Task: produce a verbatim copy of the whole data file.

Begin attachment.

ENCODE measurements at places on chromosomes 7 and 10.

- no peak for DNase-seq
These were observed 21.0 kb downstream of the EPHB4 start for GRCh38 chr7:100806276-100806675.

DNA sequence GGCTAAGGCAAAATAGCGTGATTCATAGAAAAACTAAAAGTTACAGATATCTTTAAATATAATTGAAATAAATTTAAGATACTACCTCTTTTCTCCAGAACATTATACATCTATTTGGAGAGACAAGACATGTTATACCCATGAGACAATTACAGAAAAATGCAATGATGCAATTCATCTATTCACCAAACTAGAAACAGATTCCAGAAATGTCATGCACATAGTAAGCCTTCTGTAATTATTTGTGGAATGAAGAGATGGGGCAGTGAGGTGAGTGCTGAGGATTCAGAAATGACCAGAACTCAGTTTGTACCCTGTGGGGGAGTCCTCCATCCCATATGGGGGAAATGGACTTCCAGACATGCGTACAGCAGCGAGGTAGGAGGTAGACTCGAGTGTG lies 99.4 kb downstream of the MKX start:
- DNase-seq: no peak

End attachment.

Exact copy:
ENCODE measurements at places on chromosomes 7 and 10.

- no peak for DNase-seq
These were observed 21.0 kb downstream of the EPHB4 start for GRCh38 chr7:100806276-100806675.

DNA sequence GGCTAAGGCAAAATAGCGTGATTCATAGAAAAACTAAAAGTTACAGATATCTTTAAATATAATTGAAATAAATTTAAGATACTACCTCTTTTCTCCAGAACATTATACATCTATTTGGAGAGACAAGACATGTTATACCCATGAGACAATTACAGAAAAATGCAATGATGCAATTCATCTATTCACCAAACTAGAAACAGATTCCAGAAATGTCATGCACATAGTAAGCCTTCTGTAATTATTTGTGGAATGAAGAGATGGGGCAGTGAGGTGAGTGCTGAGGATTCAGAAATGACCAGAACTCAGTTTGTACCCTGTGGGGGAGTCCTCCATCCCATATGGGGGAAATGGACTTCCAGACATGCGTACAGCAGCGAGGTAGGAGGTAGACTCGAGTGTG lies 99.4 kb downstream of the MKX start:
- DNase-seq: no peak